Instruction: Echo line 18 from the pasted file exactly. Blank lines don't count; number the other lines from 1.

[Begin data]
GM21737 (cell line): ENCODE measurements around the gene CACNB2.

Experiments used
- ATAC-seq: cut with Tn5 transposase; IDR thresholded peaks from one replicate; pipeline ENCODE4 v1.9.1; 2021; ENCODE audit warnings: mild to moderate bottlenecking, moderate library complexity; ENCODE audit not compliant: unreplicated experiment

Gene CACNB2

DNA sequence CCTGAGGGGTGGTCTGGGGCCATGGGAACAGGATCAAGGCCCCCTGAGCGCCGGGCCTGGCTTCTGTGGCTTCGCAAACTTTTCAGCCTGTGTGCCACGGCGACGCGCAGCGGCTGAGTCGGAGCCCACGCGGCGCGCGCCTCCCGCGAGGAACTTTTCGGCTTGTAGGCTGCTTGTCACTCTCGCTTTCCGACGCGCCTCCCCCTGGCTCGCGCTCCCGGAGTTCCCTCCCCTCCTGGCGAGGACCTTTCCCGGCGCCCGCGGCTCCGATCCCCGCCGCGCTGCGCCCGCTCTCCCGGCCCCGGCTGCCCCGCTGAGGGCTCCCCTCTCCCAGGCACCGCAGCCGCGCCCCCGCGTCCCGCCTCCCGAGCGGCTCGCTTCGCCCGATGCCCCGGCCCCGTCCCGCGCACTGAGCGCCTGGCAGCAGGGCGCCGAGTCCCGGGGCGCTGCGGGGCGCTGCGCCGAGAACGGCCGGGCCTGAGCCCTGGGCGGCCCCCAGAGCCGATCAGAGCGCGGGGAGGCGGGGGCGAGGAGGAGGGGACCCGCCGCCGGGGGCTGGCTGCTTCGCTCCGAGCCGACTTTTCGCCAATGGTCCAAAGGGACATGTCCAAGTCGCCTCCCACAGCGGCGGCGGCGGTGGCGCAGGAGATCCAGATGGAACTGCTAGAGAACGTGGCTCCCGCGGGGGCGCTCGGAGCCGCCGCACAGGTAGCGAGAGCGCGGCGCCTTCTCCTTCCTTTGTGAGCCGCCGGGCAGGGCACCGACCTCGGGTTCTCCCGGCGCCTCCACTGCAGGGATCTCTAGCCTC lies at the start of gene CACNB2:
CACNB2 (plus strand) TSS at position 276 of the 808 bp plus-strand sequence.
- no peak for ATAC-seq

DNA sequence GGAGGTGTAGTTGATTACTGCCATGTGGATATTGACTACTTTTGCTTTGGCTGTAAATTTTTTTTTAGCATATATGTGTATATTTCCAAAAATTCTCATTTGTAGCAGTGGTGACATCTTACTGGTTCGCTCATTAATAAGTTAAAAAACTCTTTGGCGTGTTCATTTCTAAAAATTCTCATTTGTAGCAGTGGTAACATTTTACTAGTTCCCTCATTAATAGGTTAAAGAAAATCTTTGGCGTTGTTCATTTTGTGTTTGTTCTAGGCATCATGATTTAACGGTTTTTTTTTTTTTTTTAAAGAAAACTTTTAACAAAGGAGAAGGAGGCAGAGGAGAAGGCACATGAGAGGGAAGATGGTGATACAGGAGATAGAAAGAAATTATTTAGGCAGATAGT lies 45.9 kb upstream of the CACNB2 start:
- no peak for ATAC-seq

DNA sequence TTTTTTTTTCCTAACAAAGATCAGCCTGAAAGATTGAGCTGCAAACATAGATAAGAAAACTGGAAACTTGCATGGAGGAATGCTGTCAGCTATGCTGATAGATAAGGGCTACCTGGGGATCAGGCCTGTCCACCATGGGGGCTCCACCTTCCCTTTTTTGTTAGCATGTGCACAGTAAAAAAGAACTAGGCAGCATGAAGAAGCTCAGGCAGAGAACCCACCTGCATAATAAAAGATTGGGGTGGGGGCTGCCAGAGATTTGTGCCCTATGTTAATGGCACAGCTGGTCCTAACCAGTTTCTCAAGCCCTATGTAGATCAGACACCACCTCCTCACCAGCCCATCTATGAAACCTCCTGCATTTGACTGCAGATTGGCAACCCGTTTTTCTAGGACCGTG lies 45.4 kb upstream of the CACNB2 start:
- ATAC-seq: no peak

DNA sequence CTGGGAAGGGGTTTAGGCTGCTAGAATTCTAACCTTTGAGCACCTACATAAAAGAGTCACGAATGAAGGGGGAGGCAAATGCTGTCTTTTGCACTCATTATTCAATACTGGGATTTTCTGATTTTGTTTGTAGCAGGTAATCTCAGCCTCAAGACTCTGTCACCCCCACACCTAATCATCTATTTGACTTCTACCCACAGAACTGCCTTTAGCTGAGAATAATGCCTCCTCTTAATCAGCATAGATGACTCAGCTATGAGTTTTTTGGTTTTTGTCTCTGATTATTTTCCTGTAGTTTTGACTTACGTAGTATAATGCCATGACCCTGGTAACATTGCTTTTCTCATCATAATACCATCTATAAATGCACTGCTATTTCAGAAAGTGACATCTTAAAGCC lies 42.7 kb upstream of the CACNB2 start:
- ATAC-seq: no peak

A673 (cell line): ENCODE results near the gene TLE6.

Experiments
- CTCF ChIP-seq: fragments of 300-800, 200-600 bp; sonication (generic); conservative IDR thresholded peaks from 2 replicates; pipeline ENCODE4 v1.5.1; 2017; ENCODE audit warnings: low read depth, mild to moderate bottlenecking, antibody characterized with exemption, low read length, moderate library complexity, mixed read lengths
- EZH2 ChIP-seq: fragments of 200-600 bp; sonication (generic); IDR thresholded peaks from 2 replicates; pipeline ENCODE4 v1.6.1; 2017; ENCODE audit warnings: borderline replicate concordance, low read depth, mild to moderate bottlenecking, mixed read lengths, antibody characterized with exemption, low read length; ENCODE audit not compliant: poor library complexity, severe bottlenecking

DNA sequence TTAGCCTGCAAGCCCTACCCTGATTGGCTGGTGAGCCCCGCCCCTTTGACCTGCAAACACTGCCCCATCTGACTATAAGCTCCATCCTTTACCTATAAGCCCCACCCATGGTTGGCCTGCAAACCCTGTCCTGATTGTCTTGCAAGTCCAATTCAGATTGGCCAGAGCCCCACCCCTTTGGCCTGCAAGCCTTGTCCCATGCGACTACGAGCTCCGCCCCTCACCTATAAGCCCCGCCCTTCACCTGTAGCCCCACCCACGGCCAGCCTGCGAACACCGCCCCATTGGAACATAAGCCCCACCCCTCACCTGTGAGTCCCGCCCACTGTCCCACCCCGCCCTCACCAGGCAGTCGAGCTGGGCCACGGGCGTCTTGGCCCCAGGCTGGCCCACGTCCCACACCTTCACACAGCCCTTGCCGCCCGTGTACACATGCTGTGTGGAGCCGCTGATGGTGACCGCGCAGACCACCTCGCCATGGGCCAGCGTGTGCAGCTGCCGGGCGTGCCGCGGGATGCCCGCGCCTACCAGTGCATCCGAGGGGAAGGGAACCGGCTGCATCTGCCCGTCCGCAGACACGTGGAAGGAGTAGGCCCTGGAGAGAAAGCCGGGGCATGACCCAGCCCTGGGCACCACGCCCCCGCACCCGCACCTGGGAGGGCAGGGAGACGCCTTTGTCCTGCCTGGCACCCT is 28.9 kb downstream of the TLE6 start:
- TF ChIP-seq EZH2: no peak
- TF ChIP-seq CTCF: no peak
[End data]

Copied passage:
DNA sequence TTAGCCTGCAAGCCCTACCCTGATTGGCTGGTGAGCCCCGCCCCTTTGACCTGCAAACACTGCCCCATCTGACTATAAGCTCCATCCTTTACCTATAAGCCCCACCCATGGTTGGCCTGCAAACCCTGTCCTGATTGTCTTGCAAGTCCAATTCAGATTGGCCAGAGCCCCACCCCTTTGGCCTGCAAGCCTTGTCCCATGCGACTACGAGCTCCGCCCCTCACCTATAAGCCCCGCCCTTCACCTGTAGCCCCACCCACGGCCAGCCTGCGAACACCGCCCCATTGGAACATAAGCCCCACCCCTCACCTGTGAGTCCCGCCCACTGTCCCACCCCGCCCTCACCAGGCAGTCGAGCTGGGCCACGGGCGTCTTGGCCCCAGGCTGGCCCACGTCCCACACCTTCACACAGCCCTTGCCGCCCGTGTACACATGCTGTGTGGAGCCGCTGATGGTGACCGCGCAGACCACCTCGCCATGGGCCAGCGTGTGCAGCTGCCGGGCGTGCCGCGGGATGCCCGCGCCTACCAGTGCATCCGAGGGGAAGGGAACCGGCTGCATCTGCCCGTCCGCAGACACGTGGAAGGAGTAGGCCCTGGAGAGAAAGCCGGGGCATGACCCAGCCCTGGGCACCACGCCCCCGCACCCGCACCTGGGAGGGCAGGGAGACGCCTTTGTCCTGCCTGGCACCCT is 28.9 kb downstream of the TLE6 start: